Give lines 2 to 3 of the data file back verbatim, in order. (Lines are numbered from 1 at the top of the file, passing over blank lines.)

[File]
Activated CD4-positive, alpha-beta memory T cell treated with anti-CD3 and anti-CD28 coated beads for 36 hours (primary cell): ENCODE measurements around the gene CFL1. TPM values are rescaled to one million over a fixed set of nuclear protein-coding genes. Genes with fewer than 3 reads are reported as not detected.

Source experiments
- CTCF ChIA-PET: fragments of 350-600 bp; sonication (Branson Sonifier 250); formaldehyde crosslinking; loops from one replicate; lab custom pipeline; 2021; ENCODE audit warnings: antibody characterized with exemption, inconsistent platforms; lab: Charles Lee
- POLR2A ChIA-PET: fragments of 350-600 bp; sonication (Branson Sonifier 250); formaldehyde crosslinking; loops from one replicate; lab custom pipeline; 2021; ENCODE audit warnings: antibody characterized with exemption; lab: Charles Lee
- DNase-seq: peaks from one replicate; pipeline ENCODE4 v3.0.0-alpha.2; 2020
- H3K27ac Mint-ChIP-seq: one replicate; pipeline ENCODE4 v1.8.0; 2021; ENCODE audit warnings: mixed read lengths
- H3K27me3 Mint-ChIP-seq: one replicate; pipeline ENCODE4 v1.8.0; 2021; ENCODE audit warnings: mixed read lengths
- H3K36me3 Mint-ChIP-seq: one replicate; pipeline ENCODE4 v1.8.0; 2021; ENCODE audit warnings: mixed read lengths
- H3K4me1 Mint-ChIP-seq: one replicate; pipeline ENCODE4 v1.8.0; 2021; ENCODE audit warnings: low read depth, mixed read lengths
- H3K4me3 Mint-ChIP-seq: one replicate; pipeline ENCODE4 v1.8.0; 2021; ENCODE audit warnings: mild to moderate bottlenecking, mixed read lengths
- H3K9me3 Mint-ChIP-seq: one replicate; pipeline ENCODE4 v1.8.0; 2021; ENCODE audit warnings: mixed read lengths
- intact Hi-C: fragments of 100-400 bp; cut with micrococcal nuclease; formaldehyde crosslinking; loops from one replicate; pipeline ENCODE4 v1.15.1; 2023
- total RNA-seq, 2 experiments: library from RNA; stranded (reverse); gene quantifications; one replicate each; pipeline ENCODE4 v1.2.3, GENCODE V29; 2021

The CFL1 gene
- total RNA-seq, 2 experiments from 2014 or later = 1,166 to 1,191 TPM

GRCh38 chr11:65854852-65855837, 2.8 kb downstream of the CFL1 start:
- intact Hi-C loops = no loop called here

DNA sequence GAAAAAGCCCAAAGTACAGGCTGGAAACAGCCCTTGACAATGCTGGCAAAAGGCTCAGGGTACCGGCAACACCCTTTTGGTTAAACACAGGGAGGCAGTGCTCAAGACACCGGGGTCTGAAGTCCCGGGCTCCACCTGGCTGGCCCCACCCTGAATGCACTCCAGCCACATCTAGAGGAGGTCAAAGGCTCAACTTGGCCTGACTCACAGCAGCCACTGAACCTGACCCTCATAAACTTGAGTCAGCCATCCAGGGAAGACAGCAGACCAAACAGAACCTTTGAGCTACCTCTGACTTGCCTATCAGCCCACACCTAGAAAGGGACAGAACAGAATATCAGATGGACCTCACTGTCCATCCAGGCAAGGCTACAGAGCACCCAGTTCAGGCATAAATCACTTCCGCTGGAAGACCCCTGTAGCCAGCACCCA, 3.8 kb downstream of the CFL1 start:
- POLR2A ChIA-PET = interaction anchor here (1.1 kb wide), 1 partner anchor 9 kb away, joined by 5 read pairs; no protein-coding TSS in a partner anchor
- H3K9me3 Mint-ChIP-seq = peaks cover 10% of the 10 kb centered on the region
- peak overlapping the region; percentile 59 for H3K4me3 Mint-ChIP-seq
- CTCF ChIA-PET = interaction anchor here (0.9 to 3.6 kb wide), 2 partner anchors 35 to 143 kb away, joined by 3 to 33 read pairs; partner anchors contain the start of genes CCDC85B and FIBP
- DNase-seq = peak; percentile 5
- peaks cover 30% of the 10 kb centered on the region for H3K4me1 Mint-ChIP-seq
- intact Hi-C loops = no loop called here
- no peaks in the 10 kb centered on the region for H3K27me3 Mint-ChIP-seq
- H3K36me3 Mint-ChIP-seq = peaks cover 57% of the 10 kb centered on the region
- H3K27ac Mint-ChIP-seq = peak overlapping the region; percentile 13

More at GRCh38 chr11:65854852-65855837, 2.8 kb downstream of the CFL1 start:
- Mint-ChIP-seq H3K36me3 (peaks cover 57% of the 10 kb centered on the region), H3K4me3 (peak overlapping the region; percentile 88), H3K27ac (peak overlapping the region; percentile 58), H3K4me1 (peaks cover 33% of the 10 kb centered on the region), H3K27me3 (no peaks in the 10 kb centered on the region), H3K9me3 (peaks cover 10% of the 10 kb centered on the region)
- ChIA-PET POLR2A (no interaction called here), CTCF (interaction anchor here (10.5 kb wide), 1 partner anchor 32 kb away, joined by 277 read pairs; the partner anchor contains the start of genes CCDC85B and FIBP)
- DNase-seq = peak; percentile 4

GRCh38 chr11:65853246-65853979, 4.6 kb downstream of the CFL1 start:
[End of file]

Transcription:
Source experiments
- CTCF ChIA-PET: fragments of 350-600 bp; sonication (Branson Sonifier 250); formaldehyde crosslinking; loops from one replicate; lab custom pipeline; 2021; ENCODE audit warnings: antibody characterized with exemption, inconsistent platforms; lab: Charles Lee